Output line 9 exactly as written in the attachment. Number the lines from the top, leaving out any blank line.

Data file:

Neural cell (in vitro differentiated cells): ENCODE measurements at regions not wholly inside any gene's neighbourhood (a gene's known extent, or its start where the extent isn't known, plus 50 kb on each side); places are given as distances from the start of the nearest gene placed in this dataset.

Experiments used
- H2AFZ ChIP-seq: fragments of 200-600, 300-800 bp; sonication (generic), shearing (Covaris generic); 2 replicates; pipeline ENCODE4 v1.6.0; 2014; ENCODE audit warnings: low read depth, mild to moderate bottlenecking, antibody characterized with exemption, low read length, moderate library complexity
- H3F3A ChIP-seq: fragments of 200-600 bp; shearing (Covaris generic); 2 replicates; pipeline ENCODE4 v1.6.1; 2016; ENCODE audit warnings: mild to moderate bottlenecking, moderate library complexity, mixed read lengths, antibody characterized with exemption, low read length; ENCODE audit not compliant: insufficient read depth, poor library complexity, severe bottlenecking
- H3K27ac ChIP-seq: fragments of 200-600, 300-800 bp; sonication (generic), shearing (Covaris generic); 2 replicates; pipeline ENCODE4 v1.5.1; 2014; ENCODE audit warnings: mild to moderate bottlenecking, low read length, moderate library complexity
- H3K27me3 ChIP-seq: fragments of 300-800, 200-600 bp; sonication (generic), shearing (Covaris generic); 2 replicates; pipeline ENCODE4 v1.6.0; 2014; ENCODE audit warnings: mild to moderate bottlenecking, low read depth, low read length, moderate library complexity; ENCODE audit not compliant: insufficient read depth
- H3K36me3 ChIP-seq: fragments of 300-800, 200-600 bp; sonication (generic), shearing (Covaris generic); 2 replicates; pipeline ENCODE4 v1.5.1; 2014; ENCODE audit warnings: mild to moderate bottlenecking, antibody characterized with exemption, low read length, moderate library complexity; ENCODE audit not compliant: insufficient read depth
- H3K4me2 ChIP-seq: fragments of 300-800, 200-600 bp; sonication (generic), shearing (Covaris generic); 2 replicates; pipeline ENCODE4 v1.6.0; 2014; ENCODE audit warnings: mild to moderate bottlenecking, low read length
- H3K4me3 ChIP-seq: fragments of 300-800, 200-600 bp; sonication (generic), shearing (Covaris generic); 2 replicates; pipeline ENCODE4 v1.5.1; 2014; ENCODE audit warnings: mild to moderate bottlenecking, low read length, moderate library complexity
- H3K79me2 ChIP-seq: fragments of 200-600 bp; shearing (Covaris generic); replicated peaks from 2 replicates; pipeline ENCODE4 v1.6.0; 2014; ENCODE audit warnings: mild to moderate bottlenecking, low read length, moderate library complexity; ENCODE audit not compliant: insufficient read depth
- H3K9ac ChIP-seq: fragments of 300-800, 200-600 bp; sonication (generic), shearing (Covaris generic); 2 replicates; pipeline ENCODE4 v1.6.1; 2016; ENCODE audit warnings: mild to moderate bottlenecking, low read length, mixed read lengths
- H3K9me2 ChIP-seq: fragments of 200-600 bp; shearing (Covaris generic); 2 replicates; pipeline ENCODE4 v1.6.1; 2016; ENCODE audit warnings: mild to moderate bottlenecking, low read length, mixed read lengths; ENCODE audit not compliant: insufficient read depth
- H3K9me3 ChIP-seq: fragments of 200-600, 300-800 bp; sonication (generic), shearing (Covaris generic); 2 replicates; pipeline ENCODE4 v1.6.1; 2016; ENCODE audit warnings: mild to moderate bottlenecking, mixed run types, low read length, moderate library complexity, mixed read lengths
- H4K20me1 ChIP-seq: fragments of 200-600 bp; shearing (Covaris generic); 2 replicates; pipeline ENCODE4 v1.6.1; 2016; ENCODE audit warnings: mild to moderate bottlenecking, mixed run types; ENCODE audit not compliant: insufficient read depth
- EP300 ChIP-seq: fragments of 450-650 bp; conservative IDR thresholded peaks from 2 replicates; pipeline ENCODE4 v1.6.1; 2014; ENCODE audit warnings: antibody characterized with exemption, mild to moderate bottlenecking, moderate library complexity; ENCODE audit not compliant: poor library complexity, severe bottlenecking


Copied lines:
- H3K4me3 ChIP-seq: fragments of 300-800, 200-600 bp; sonication (generic), shearing (Covaris generic); 2 replicates; pipeline ENCODE4 v1.5.1; 2014; ENCODE audit warnings: mild to moderate bottlenecking, low read length, moderate library complexity